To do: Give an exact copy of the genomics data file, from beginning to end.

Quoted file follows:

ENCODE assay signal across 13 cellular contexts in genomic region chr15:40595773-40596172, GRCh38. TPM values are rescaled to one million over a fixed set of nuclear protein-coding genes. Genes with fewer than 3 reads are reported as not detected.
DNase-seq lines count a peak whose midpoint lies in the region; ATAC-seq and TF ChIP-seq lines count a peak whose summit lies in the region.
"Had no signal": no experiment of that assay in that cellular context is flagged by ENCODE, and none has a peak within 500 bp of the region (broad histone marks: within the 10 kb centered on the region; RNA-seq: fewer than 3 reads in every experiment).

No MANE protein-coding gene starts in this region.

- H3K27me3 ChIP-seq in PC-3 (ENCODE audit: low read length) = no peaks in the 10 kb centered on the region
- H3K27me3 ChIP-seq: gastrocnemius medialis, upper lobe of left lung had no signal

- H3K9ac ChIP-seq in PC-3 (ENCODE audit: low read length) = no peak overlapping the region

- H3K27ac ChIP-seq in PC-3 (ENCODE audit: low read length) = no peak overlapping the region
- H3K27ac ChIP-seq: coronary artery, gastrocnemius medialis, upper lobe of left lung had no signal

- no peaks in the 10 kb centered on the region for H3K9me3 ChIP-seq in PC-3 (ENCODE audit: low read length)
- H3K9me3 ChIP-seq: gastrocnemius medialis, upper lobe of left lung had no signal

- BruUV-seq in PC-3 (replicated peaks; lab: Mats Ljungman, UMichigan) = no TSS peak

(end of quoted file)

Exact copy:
ENCODE assay signal across 13 cellular contexts in genomic region chr15:40595773-40596172, GRCh38. TPM values are rescaled to one million over a fixed set of nuclear protein-coding genes. Genes with fewer than 3 reads are reported as not detected.
DNase-seq lines count a peak whose midpoint lies in the region; ATAC-seq and TF ChIP-seq lines count a peak whose summit lies in the region.
"Had no signal": no experiment of that assay in that cellular context is flagged by ENCODE, and none has a peak within 500 bp of the region (broad histone marks: within the 10 kb centered on the region; RNA-seq: fewer than 3 reads in every experiment).

No MANE protein-coding gene starts in this region.

- H3K27me3 ChIP-seq in PC-3 (ENCODE audit: low read length) = no peaks in the 10 kb centered on the region
- H3K27me3 ChIP-seq: gastrocnemius medialis, upper lobe of left lung had no signal

- H3K9ac ChIP-seq in PC-3 (ENCODE audit: low read length) = no peak overlapping the region

- H3K27ac ChIP-seq in PC-3 (ENCODE audit: low read length) = no peak overlapping the region
- H3K27ac ChIP-seq: coronary artery, gastrocnemius medialis, upper lobe of left lung had no signal

- no peaks in the 10 kb centered on the region for H3K9me3 ChIP-seq in PC-3 (ENCODE audit: low read length)
- H3K9me3 ChIP-seq: gastrocnemius medialis, upper lobe of left lung had no signal

- BruUV-seq in PC-3 (replicated peaks; lab: Mats Ljungman, UMichigan) = no TSS peak